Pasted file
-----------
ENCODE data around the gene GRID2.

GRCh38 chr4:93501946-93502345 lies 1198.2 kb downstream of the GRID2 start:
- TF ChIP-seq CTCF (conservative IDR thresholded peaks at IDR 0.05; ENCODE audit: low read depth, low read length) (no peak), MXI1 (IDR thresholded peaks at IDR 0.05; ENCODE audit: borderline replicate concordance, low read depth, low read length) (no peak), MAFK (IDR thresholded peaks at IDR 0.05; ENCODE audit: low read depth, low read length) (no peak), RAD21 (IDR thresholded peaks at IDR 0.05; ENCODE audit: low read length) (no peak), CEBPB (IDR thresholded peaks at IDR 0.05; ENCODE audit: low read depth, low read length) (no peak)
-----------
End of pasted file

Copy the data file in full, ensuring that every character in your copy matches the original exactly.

ENCODE data around the gene GRID2.

GRCh38 chr4:93501946-93502345 lies 1198.2 kb downstream of the GRID2 start:
- TF ChIP-seq CTCF (conservative IDR thresholded peaks at IDR 0.05; ENCODE audit: low read depth, low read length) (no peak), MXI1 (IDR thresholded peaks at IDR 0.05; ENCODE audit: borderline replicate concordance, low read depth, low read length) (no peak), MAFK (IDR thresholded peaks at IDR 0.05; ENCODE audit: low read depth, low read length) (no peak), RAD21 (IDR thresholded peaks at IDR 0.05; ENCODE audit: low read length) (no peak), CEBPB (IDR thresholded peaks at IDR 0.05; ENCODE audit: low read depth, low read length) (no peak)